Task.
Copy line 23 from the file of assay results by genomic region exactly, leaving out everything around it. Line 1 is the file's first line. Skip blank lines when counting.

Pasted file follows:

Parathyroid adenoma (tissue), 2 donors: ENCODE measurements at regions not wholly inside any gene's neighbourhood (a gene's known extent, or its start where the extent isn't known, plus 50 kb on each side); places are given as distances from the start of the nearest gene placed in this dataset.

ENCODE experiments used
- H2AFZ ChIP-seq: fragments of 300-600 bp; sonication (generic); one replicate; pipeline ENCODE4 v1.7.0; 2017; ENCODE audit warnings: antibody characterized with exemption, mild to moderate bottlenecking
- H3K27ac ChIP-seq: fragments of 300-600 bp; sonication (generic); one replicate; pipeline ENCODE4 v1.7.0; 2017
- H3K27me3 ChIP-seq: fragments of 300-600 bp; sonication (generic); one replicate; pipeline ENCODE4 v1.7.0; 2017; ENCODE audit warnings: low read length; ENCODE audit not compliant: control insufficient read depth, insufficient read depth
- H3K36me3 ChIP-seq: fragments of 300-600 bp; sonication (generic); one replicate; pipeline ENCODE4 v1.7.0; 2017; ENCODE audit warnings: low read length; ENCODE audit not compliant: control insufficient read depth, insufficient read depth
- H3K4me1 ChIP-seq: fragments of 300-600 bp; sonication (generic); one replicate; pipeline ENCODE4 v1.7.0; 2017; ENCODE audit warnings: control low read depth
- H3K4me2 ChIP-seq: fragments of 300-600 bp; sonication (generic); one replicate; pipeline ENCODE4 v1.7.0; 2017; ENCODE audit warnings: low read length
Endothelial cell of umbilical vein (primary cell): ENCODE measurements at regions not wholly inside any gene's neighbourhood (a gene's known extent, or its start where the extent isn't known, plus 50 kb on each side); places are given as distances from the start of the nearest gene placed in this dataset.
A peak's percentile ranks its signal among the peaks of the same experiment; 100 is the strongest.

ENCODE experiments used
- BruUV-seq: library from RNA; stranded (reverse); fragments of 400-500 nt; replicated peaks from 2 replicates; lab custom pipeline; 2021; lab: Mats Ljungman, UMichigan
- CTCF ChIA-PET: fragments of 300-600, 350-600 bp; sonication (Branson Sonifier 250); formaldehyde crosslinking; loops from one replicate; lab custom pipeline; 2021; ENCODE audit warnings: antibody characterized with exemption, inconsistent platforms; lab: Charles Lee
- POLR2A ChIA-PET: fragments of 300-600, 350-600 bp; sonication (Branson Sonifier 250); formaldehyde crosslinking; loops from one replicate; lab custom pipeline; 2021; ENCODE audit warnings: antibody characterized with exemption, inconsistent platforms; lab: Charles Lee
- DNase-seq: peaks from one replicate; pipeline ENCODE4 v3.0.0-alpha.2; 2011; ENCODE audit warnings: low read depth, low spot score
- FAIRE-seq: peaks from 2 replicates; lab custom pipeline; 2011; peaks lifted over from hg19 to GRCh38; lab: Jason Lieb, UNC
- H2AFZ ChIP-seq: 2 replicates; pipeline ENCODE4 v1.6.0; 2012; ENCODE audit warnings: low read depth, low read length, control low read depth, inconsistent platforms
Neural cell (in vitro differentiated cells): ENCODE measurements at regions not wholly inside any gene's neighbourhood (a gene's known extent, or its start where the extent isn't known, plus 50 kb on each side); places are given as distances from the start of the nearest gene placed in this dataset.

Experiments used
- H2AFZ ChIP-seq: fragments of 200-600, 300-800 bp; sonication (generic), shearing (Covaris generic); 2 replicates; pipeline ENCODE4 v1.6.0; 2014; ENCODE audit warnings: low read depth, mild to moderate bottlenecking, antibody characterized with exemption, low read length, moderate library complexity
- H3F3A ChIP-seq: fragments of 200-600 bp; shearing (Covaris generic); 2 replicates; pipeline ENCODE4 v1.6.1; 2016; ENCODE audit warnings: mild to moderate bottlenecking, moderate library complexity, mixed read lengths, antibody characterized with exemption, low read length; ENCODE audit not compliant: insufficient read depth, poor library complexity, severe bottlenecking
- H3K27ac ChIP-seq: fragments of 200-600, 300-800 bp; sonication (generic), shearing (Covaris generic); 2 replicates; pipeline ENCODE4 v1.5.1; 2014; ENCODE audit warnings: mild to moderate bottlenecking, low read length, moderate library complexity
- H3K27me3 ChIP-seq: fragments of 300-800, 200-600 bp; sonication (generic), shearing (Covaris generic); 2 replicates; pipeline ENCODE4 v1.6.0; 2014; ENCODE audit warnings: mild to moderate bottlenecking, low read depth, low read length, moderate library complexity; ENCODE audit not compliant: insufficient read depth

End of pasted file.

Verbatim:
- H3K27me3 ChIP-seq: fragments of 300-800, 200-600 bp; sonication (generic), shearing (Covaris generic); 2 replicates; pipeline ENCODE4 v1.6.0; 2014; ENCODE audit warnings: mild to moderate bottlenecking, low read depth, low read length, moderate library complexity; ENCODE audit not compliant: insufficient read depth